The Congressional Budget Office dropped a report on the federal crop insurance program just before Christmas. Forgive me for missing it at that moment, but the CBO's report offers several recommendations to chew on as Congress ramps up for a farm bill in 2018.
It's unlikely leaders of the House and Senate Agriculture Committee are going to take the CBO's considerations for changes to the insurance program, but it's also possible congressional leadership and other lawmakers may push for budgetary changes given that Congress is moving into a budget-cutting mode for 2018.
As CBO states, a key question in figuring out the federal government's role in crop insurance is determining whether farmers and ranchers can manage their risk exposure without federal assistance.
Overall, farmers as a group received about $65 billion more in indemnity payments from 2000-2016 than they paid in premiums, equating to about $4 billion annually. CBO notes consumers benefit from the crop insurance program because higher participation has boosted cultivated acreage slightly, which then translated into lowering those prices slightly as well.
Corn accounts for an average of 38% of claims while wheat takes up 16% and soybeans take 15%. Cotton involves another 10% of claims. All other crops account for 20% of claims.
Premium subsidies range from 38% of a policy to 100% for CAT coverage, but average 62% of the premium.
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CBO notes crop insurance has cost the federal government an average of $9 billion annually over the last five years, though it was lower, at $5 billion, for 2016. While defenders of the program often repeat that crop insurance avoids the need for disaster assistance, CBO notes "it is unclear whether current subsidies for the crop insurance program represent a more effective or economical means of protecting producers from agricultural losses than supplemental assistance."
CBO projected in June that crop insurance would cost taxpayers an estimated $77.72 billion over the next decade.
The CBO report looks at four options for reducing costs in the program over the next decade. Those including restrictions on how losses are quantified; reducing premium subsidies; reducing reimbursements to companies for administrative and operating costs; and changing the terms of risk balance between crop-insurance companies and the federal government.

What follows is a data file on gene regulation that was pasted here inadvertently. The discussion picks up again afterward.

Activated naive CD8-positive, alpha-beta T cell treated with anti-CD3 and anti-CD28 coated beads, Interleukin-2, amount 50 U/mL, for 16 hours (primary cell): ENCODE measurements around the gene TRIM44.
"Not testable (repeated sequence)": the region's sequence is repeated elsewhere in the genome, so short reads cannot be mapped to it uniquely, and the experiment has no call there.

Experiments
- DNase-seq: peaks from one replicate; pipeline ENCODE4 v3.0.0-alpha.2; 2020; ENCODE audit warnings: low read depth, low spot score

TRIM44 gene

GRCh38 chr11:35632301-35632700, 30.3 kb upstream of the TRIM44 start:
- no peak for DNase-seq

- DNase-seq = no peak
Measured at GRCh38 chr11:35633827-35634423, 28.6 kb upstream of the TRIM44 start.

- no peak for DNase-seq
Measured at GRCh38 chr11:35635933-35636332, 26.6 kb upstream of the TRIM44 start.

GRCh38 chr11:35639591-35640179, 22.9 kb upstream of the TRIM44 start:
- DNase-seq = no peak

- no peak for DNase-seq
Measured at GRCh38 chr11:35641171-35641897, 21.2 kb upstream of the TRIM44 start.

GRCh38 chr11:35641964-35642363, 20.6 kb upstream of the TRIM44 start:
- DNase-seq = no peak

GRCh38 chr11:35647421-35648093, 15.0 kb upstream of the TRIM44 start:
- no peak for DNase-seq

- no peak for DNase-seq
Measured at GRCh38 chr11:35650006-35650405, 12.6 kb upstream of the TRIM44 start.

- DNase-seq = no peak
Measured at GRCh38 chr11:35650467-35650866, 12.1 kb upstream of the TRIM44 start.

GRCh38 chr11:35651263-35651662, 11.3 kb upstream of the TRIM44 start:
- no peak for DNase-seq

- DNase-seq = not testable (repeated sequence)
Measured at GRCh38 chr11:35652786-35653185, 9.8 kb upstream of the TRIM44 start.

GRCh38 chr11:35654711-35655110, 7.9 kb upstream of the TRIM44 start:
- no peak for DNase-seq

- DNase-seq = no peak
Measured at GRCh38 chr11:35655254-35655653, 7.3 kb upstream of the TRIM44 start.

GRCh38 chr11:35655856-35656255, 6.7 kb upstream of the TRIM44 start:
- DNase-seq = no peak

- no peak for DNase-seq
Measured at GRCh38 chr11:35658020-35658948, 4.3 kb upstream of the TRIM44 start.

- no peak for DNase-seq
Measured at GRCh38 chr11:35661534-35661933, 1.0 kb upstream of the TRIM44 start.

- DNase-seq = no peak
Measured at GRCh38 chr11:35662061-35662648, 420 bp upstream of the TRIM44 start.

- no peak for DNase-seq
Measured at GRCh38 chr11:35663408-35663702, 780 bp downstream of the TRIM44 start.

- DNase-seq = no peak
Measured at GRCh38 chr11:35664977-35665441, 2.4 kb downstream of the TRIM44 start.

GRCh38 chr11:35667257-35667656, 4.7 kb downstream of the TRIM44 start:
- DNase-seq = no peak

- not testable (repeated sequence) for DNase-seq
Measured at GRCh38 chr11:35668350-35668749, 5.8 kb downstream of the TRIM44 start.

Looking at restrictions on insurance, CBO looks at ending the harvest price option for revenue policies, a proposal that has been offered repeatedly in Congress and is advocated by groups such as Heritage Action and Environmental Working Group. Dropping HPO would score out at saving $19.2 billion over the next ten years. CBO estimates that out of 300 million acres insured, only about 2.5 million acres would drop out and about 20 million acres would have lower overall coverage.
Another option of reducing the ability of farmers to adjust their APH would save another $2 billion in federal spending over a decade.
Reducing premium subsidies by 15 percentage points, going from an average of 62% to 47%, would save $8.1 billion over ten years as well. CBO again doesn't see a major change in acreage coverage if this were implemented, dropping 1.5 million acres out of the program, and lowering coverage on another 5 million acres. If that 15 percentage points were applied only to farmers making $500,000 in adjusted gross income, the saving diminish greatly, affecting only about $400 million in savings over a decade.
If the premium subsidy were capped at $50,000 a year, that would saving about $3.4 billion over 10 years and have much more limited impact on acreage, CBO stated.
Another option for saving would be to limit the administrative and operating overhead for insurance companies, known as A&O expenses. If A&O were capped at 9.25% of premiums, that would save about $2.8 billion over 10 years. CBO states this would essentially put reimbursements in line with actual A&O costs, though you can be assured there is an industry study disputing that claim.
If A&O payments were dropped altogether, that would generate about $10.2 billion in savings over 10 years, CBO states. The reality, though, is that it likely leads to fewer actual insurance companies in the business if the A&O were eliminated.
The full CBO report can be viewed at: https://www.cbo.gov/…
Chris Clayton can be reached at Chris.Clayton@dtn.com
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